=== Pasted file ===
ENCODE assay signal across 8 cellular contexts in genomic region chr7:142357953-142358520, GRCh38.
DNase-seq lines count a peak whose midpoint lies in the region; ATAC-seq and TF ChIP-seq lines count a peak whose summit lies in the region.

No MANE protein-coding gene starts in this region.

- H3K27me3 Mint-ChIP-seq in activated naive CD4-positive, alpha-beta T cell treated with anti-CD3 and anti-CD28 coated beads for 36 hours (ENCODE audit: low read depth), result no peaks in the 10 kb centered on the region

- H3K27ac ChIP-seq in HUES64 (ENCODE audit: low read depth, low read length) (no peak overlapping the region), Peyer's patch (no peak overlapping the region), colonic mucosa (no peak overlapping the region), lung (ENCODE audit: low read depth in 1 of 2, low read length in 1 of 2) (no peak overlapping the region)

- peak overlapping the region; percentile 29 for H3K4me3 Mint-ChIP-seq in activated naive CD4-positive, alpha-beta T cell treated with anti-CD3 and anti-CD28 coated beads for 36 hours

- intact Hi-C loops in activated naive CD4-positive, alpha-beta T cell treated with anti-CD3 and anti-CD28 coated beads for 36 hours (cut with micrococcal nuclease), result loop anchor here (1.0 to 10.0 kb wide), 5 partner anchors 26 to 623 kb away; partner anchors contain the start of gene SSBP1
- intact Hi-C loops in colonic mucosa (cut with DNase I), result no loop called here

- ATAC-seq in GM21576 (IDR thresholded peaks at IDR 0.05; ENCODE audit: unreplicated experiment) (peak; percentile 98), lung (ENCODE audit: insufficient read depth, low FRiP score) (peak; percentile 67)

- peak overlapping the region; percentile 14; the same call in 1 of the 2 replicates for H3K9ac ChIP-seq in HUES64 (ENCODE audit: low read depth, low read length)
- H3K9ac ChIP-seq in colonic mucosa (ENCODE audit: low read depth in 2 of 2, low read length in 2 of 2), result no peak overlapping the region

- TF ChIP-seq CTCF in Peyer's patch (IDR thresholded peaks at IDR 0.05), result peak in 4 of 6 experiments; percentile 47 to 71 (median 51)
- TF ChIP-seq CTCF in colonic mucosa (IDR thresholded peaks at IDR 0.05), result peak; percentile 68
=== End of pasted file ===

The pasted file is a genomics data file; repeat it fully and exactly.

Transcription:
ENCODE assay signal across 8 cellular contexts in genomic region chr7:142357953-142358520, GRCh38.
DNase-seq lines count a peak whose midpoint lies in the region; ATAC-seq and TF ChIP-seq lines count a peak whose summit lies in the region.

No MANE protein-coding gene starts in this region.

- H3K27me3 Mint-ChIP-seq in activated naive CD4-positive, alpha-beta T cell treated with anti-CD3 and anti-CD28 coated beads for 36 hours (ENCODE audit: low read depth), result no peaks in the 10 kb centered on the region

- H3K27ac ChIP-seq in HUES64 (ENCODE audit: low read depth, low read length) (no peak overlapping the region), Peyer's patch (no peak overlapping the region), colonic mucosa (no peak overlapping the region), lung (ENCODE audit: low read depth in 1 of 2, low read length in 1 of 2) (no peak overlapping the region)

- peak overlapping the region; percentile 29 for H3K4me3 Mint-ChIP-seq in activated naive CD4-positive, alpha-beta T cell treated with anti-CD3 and anti-CD28 coated beads for 36 hours

- intact Hi-C loops in activated naive CD4-positive, alpha-beta T cell treated with anti-CD3 and anti-CD28 coated beads for 36 hours (cut with micrococcal nuclease), result loop anchor here (1.0 to 10.0 kb wide), 5 partner anchors 26 to 623 kb away; partner anchors contain the start of gene SSBP1
- intact Hi-C loops in colonic mucosa (cut with DNase I), result no loop called here

- ATAC-seq in GM21576 (IDR thresholded peaks at IDR 0.05; ENCODE audit: unreplicated experiment) (peak; percentile 98), lung (ENCODE audit: insufficient read depth, low FRiP score) (peak; percentile 67)

- peak overlapping the region; percentile 14; the same call in 1 of the 2 replicates for H3K9ac ChIP-seq in HUES64 (ENCODE audit: low read depth, low read length)
- H3K9ac ChIP-seq in colonic mucosa (ENCODE audit: low read depth in 2 of 2, low read length in 2 of 2), result no peak overlapping the region

- TF ChIP-seq CTCF in Peyer's patch (IDR thresholded peaks at IDR 0.05), result peak in 4 of 6 experiments; percentile 47 to 71 (median 51)
- TF ChIP-seq CTCF in colonic mucosa (IDR thresholded peaks at IDR 0.05), result peak; percentile 68